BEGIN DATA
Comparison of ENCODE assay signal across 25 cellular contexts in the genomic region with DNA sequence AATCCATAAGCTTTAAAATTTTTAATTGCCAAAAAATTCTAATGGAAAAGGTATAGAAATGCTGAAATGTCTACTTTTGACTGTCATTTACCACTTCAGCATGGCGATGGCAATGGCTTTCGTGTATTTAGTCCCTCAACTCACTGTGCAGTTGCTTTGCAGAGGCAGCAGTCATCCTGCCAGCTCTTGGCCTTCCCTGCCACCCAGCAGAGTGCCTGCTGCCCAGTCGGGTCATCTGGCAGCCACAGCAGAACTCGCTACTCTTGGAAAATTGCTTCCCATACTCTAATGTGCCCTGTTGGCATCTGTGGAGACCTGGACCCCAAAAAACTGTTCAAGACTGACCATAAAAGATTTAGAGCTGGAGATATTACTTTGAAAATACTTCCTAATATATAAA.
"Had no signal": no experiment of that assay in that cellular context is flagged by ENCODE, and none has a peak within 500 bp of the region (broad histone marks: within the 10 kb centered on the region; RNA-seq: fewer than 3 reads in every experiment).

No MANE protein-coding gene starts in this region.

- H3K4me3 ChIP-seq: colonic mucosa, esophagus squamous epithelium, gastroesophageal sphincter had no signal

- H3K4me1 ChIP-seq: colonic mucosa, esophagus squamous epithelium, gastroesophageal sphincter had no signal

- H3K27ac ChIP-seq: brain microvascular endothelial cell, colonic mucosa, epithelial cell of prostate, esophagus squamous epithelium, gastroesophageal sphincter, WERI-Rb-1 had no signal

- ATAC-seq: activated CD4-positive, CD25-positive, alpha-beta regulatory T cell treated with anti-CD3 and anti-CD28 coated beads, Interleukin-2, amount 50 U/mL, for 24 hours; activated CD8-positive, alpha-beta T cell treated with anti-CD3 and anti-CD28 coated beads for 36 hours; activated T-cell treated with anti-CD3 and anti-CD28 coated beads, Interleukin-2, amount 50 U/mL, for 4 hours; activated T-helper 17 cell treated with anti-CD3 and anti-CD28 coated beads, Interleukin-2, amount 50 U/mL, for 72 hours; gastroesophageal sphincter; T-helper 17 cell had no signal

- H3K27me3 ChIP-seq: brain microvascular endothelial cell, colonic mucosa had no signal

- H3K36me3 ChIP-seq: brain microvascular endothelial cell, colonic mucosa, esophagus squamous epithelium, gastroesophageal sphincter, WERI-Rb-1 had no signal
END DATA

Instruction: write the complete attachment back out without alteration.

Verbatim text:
Comparison of ENCODE assay signal across 25 cellular contexts in the genomic region with DNA sequence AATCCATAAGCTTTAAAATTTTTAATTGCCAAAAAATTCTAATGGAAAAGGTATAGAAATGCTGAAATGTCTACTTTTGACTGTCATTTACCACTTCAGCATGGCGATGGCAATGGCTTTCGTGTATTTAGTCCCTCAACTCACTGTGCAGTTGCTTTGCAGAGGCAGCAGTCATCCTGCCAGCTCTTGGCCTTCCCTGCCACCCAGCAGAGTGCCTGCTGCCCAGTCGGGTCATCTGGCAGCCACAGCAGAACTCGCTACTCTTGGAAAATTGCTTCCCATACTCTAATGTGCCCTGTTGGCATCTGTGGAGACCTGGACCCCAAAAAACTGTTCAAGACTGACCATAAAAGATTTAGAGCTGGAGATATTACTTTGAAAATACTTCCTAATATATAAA.
"Had no signal": no experiment of that assay in that cellular context is flagged by ENCODE, and none has a peak within 500 bp of the region (broad histone marks: within the 10 kb centered on the region; RNA-seq: fewer than 3 reads in every experiment).

No MANE protein-coding gene starts in this region.

- H3K4me3 ChIP-seq: colonic mucosa, esophagus squamous epithelium, gastroesophageal sphincter had no signal

- H3K4me1 ChIP-seq: colonic mucosa, esophagus squamous epithelium, gastroesophageal sphincter had no signal

- H3K27ac ChIP-seq: brain microvascular endothelial cell, colonic mucosa, epithelial cell of prostate, esophagus squamous epithelium, gastroesophageal sphincter, WERI-Rb-1 had no signal

- ATAC-seq: activated CD4-positive, CD25-positive, alpha-beta regulatory T cell treated with anti-CD3 and anti-CD28 coated beads, Interleukin-2, amount 50 U/mL, for 24 hours; activated CD8-positive, alpha-beta T cell treated with anti-CD3 and anti-CD28 coated beads for 36 hours; activated T-cell treated with anti-CD3 and anti-CD28 coated beads, Interleukin-2, amount 50 U/mL, for 4 hours; activated T-helper 17 cell treated with anti-CD3 and anti-CD28 coated beads, Interleukin-2, amount 50 U/mL, for 72 hours; gastroesophageal sphincter; T-helper 17 cell had no signal

- H3K27me3 ChIP-seq: brain microvascular endothelial cell, colonic mucosa had no signal

- H3K36me3 ChIP-seq: brain microvascular endothelial cell, colonic mucosa, esophagus squamous epithelium, gastroesophageal sphincter, WERI-Rb-1 had no signal